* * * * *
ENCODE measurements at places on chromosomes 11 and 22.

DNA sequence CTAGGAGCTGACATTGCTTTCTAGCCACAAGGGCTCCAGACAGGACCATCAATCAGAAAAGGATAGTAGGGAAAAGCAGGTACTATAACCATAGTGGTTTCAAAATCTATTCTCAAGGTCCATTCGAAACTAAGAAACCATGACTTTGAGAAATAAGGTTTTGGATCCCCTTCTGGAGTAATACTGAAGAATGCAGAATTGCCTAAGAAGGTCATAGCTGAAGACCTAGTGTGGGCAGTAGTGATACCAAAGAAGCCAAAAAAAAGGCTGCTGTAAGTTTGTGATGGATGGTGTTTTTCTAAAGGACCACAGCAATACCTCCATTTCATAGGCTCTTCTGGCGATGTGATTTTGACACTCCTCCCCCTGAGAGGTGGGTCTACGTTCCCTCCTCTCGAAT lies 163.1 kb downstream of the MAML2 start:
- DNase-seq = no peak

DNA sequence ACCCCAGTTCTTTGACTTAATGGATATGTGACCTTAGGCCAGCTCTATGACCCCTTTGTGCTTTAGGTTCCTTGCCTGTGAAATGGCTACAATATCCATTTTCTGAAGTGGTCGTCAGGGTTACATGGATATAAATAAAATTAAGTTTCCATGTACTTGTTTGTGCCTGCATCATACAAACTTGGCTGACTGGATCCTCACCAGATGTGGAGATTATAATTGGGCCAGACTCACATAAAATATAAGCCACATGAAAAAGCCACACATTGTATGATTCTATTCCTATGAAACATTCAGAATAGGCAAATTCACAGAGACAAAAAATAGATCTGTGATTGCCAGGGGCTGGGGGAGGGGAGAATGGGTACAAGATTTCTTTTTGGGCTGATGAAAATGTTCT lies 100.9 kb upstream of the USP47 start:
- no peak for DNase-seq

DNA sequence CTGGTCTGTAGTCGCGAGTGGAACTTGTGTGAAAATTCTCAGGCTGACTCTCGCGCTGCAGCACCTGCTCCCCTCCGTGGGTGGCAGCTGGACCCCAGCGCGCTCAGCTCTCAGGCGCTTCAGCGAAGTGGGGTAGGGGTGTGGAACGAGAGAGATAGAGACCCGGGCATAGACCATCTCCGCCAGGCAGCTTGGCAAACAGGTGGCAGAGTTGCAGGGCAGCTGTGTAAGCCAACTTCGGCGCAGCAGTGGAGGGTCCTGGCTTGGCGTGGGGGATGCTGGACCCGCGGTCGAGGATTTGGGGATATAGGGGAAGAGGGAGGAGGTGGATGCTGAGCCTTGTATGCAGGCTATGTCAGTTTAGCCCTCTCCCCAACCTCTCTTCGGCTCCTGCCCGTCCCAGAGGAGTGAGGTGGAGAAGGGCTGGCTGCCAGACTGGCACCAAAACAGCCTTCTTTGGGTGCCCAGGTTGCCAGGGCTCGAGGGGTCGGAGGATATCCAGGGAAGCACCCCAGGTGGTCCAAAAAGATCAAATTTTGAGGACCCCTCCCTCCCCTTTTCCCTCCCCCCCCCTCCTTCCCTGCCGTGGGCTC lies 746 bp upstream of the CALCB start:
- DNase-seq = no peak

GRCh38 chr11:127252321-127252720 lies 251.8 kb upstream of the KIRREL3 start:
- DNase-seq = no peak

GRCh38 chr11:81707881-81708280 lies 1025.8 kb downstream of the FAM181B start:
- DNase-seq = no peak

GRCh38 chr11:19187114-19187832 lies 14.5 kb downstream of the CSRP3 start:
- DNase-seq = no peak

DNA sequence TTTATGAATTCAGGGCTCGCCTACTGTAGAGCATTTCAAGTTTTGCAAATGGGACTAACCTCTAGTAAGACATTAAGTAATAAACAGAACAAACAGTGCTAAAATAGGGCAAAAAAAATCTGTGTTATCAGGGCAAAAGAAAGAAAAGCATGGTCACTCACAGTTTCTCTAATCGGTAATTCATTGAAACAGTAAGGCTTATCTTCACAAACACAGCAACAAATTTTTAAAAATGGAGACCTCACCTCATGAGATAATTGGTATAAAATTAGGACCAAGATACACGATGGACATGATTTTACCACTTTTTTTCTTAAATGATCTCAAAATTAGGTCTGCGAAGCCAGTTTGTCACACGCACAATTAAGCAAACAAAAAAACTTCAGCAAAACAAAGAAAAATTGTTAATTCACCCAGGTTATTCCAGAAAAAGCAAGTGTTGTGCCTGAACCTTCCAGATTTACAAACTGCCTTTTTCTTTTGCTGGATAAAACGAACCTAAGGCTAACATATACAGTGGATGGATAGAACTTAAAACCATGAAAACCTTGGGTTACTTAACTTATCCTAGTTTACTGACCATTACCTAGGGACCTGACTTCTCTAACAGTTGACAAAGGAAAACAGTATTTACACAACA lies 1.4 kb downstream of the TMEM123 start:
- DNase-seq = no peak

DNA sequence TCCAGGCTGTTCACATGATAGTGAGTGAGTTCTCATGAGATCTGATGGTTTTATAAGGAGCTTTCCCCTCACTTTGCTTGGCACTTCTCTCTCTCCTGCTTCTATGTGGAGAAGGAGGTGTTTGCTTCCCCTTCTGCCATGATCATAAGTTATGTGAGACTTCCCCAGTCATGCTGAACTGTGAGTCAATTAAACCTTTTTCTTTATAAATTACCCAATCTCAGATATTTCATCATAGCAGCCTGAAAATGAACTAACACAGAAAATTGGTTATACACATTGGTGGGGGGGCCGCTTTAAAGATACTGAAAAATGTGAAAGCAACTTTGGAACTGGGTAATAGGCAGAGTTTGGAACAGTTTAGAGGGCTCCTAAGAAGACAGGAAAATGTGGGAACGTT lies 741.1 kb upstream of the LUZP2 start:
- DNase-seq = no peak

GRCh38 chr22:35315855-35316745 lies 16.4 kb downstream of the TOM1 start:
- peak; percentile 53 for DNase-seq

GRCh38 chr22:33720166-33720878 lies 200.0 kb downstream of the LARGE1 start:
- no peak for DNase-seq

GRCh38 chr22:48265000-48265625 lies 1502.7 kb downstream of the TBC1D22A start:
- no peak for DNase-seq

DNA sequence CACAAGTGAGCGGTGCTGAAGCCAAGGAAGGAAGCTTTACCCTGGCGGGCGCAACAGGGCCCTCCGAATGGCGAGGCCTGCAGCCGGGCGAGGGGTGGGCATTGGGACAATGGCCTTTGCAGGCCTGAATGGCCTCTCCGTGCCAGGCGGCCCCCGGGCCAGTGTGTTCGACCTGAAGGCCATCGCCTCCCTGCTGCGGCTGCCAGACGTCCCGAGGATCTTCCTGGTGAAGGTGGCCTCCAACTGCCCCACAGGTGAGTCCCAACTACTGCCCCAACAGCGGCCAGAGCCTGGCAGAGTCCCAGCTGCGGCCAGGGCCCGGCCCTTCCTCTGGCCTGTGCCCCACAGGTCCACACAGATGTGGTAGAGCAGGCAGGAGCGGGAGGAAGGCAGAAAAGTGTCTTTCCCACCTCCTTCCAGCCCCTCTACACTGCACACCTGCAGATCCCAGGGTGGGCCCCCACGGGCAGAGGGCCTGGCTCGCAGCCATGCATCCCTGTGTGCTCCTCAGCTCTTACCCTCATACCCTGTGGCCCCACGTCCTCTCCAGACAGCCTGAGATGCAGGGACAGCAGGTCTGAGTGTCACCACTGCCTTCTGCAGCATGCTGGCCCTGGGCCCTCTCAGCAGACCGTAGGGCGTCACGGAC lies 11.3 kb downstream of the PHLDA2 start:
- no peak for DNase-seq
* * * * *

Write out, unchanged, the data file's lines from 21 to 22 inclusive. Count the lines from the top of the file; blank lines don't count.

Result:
- no peak for DNase-seq

GRCh38 chr22:48265000-48265625 lies 1502.7 kb downstream of the TBC1D22A start: